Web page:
A rocket flying several landing technologies was recently flown in the Mojave Desert. These flight tests, coordinated by NASA, are helping to develop technology for precise landings in uneven terrain. (NASA/JPL-Caltech)

A rocket flying several landing technologies was recently flown in the Mojave Desert. These flight tests, coordinated by NASA, are helping to develop technology for precise landings in uneven terrain. (NASA/JPL-Caltech)

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NASA successfully tests new Mars Landing Technology

 

Written by Elizabeth Landau
NASA’s Jet Propulsion Laboratory

NASA - National Aeronautics and Space AdministrationPasadena, CA – It’s tricky to get a spacecraft to land exactly where you want. That’s why the area where the Mars rover Curiosity team had targeted to land was an ellipse that may seem large, measuring 12 miles by 4 miles (20 by 7 kilometers).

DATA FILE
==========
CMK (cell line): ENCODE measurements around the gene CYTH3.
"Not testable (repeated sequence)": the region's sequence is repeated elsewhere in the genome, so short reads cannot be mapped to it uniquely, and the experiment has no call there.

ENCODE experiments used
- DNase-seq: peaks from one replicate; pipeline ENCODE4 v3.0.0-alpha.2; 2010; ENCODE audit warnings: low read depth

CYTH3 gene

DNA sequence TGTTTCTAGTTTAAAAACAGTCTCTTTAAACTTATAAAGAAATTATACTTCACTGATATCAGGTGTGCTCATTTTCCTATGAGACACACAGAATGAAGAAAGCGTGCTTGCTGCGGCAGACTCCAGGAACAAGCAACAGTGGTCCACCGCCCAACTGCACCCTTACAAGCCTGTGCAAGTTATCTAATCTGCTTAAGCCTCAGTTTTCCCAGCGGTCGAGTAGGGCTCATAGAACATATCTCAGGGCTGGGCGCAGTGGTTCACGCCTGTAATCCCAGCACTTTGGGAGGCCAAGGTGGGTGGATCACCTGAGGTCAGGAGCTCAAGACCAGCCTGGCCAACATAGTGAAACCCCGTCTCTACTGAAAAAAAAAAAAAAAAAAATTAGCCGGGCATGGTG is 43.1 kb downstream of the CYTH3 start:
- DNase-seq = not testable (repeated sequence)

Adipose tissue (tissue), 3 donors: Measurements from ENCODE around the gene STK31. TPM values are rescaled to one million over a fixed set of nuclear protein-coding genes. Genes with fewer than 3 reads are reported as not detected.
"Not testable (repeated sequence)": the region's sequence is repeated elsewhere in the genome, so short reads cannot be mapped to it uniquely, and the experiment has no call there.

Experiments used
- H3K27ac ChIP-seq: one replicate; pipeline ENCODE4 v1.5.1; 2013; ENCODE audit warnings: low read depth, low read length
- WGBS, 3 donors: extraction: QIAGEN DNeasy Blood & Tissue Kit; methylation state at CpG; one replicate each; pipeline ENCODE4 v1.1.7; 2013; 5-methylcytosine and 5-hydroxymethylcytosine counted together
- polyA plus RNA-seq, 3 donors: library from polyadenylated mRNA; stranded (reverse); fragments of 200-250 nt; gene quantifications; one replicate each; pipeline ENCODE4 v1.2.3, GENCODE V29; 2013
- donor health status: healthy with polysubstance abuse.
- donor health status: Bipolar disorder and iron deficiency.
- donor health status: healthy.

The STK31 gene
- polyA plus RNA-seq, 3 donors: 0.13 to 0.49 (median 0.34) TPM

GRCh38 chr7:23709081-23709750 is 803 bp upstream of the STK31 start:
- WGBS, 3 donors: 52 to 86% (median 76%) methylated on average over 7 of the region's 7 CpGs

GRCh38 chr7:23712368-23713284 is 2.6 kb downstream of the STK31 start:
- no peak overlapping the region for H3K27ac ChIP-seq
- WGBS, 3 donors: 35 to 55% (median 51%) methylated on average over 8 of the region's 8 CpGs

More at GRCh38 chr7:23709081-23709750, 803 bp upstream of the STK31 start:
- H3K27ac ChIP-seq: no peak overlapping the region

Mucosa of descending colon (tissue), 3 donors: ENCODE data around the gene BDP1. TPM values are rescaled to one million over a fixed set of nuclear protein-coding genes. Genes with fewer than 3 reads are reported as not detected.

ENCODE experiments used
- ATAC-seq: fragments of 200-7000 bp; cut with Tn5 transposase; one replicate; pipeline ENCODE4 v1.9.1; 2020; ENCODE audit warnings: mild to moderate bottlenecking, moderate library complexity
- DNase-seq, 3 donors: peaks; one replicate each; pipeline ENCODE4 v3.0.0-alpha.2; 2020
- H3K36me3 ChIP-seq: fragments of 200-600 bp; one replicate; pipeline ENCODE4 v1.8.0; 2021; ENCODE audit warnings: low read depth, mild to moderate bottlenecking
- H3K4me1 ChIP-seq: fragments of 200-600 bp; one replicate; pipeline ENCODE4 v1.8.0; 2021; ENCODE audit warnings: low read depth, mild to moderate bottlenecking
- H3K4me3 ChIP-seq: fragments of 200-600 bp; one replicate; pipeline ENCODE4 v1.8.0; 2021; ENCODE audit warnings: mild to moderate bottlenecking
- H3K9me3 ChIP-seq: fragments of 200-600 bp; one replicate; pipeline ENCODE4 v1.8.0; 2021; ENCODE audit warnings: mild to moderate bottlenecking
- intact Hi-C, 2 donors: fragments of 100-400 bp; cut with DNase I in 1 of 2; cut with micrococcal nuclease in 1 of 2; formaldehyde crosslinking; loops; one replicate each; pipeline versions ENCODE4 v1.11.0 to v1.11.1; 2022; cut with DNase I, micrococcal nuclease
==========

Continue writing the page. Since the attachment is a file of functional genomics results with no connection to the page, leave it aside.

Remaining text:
Engineers at NASA’s Jet Propulsion Laboratory in Pasadena, California, have been developing cutting-edge technologies that would enable spacecraft to land at a specific location on Mars — or any other planetary body — with more precision than ever before.

On December 9th, 2014, the Xombie rocket carrying the ADAPT system reached a maximum altitude of 1,066 feet (325 meters) before beginning its descent. (NASA Photo / Tom Tschida)

On December 9th, 2014, the Xombie rocket carrying the ADAPT system reached a maximum altitude of 1,066 feet (325 meters) before beginning its descent. (NASA Photo / Tom Tschida)

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NASA’s Jet Propulsion Laboratory tests Precision Flight Control Software